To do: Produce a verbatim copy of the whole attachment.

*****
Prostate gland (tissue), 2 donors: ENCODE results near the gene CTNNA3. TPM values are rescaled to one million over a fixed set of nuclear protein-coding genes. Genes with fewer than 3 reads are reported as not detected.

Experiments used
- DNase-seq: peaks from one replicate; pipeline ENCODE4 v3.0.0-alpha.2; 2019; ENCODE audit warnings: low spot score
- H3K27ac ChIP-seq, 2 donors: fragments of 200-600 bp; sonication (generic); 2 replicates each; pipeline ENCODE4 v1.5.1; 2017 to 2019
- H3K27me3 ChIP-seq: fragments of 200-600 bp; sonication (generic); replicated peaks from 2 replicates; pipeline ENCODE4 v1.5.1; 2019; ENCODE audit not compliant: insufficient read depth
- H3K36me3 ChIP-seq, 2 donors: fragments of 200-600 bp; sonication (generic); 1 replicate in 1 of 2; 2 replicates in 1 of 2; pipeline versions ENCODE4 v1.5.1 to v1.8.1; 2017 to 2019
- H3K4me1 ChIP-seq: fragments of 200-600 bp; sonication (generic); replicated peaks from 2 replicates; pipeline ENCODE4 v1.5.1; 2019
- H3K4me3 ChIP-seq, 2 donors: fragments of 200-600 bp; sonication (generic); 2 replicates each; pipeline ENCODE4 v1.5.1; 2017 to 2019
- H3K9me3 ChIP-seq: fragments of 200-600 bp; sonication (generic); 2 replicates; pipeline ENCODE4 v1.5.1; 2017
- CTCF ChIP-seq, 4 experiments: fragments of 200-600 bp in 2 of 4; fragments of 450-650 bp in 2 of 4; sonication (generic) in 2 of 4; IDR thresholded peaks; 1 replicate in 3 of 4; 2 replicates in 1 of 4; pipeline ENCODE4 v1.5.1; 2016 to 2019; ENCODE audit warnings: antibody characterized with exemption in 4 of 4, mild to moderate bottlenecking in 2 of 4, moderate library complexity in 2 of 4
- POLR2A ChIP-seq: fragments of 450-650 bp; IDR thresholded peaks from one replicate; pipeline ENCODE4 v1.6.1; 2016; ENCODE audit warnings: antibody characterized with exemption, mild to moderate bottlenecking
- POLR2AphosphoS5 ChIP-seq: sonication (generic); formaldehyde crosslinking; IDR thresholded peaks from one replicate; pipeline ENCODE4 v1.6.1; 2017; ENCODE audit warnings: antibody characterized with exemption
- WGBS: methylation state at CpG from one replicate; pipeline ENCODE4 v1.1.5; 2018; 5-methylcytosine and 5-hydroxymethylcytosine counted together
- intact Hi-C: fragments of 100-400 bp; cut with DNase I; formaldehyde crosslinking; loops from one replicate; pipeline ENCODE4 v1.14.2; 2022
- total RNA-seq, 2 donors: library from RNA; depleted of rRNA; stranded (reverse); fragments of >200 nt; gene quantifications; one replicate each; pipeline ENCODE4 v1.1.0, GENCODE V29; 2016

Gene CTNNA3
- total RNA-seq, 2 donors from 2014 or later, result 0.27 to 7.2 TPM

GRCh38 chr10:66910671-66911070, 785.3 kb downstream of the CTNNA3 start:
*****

Prostate gland (tissue), 2 donors: ENCODE results near the gene CTNNA3. TPM values are rescaled to one million over a fixed set of nuclear protein-coding genes. Genes with fewer than 3 reads are reported as not detected.

Experiments used
- DNase-seq: peaks from one replicate; pipeline ENCODE4 v3.0.0-alpha.2; 2019; ENCODE audit warnings: low spot score
- H3K27ac ChIP-seq, 2 donors: fragments of 200-600 bp; sonication (generic); 2 replicates each; pipeline ENCODE4 v1.5.1; 2017 to 2019
- H3K27me3 ChIP-seq: fragments of 200-600 bp; sonication (generic); replicated peaks from 2 replicates; pipeline ENCODE4 v1.5.1; 2019; ENCODE audit not compliant: insufficient read depth
- H3K36me3 ChIP-seq, 2 donors: fragments of 200-600 bp; sonication (generic); 1 replicate in 1 of 2; 2 replicates in 1 of 2; pipeline versions ENCODE4 v1.5.1 to v1.8.1; 2017 to 2019
- H3K4me1 ChIP-seq: fragments of 200-600 bp; sonication (generic); replicated peaks from 2 replicates; pipeline ENCODE4 v1.5.1; 2019
- H3K4me3 ChIP-seq, 2 donors: fragments of 200-600 bp; sonication (generic); 2 replicates each; pipeline ENCODE4 v1.5.1; 2017 to 2019
- H3K9me3 ChIP-seq: fragments of 200-600 bp; sonication (generic); 2 replicates; pipeline ENCODE4 v1.5.1; 2017
- CTCF ChIP-seq, 4 experiments: fragments of 200-600 bp in 2 of 4; fragments of 450-650 bp in 2 of 4; sonication (generic) in 2 of 4; IDR thresholded peaks; 1 replicate in 3 of 4; 2 replicates in 1 of 4; pipeline ENCODE4 v1.5.1; 2016 to 2019; ENCODE audit warnings: antibody characterized with exemption in 4 of 4, mild to moderate bottlenecking in 2 of 4, moderate library complexity in 2 of 4
- POLR2A ChIP-seq: fragments of 450-650 bp; IDR thresholded peaks from one replicate; pipeline ENCODE4 v1.6.1; 2016; ENCODE audit warnings: antibody characterized with exemption, mild to moderate bottlenecking
- POLR2AphosphoS5 ChIP-seq: sonication (generic); formaldehyde crosslinking; IDR thresholded peaks from one replicate; pipeline ENCODE4 v1.6.1; 2017; ENCODE audit warnings: antibody characterized with exemption
- WGBS: methylation state at CpG from one replicate; pipeline ENCODE4 v1.1.5; 2018; 5-methylcytosine and 5-hydroxymethylcytosine counted together
- intact Hi-C: fragments of 100-400 bp; cut with DNase I; formaldehyde crosslinking; loops from one replicate; pipeline ENCODE4 v1.14.2; 2022
- total RNA-seq, 2 donors: library from RNA; depleted of rRNA; stranded (reverse); fragments of >200 nt; gene quantifications; one replicate each; pipeline ENCODE4 v1.1.0, GENCODE V29; 2016

Gene CTNNA3
- total RNA-seq, 2 donors from 2014 or later, result 0.27 to 7.2 TPM

GRCh38 chr10:66910671-66911070, 785.3 kb downstream of the CTNNA3 start: